Billy Jowett
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What will the surgery involve?

i. Anaesthetic - Usually a light general anaesthetic together with a local anaesthetic around the ankle

ii. Scars - This will be over the top or on the inside of the big toe joint, alternatively it may be possible to perform the surgery through a couple of tiny incisions (minimally invasive or key hole surgery).

iii. The surgery - As a result of the arthritis developing in the joint at the base of the big toe extra bone is formed on the top of one of the bones (the metatarsal), this causes pain when the toe is bent upwards. This is removed and if necessary any areas of cartilage damage are looked for and dealt with.

iv. Stitches - Removable sutures are usually required (possibly not if the operation is performed using the keyhole technique) these will be removed at your appointment about two weeks after surgery.

Billy Jowett

v. Dressings - A special dressing will be placed on the foot that should be left in place until you are reviewed in clinic. Bandages will be placed on top of the dressing, you will be instructed as to when you can remove the bandages.

You will have a ’post operative shoe’ rather than a plaster.

What happens after the surgery?

i. Going home - Either the same day or the following morning.

ii. Pain relief - The local anaesthetic ankle should provide some pain relief, but you will be supplied with pain relieving tablets by the hospital (usually co-codamol and tramadol) these should be taken regularly initially. You can gradually reduce these as your pain allows (tramadol is the stronger pain killer).

The local anaesthetic placed around the ankle at the time of surgery will wear off several hours after surgery. It is important to take the pain relieving tablets regularly before the local anaesthetic wears off. You can gradually reduce the frequency with which you take these after twenty four hours.

iii. Walking - You will be able to walk when you have recovered sufficiently following the general anaesthetic.

It is important to keep your foot elevated when you are resting, as much as you can for the first two weeks after surgery (if possible above the level of your heart). If you do not keep it elevated then the foot will swell, throb and be uncomfortable.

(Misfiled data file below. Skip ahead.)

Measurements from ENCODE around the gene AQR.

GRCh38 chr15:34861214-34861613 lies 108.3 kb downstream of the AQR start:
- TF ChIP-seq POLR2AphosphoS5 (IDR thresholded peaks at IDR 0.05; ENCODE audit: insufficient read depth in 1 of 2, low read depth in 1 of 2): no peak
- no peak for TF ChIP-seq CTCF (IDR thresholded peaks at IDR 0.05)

iv. Shoes - You will be able to wear ’more normal’ shoes when the post operative shoe is removed, usually at 2-4 weeks following surgery. You may have some difficulty fitting into your normal shoes at this stage as the foot may be swollen, this can last up to 3 months.

v. Driving - This is not permitted until you can walk confidently in normal shoes, however if the surgery is on your left foot and you have an automatic car you may be able to drive after you are seen in the clinic two weeks after surgery.

In all cases you should check with your insurance company first.

vi. Follow up - You will be reviewed in the outpatient clinic at:
2 weeks after surgery for removal of sutures
8 weeks after surgery and further follow up will depend on your progress.

vii. Return to work
Office job - 2 weeks
Mobile job requiring driving - 2-3 weeks
Manual labour - 3-4 weeks

What are the risks of the operation?

There are a small number of risks of surgery including infection, nerve damage, blood clots, ongoing pain and the need for further surgery (please see General Risks of Foot and Ankle Surgery for further information)

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Secretary to Mr Jowett: Sue Ingram. T: 07856 853175 F: 01730 770583 E: office@sdfac.co.uk
Spire Portsmouth Hospital. Barton's Road. Havant. Hants. PO9 5NP.

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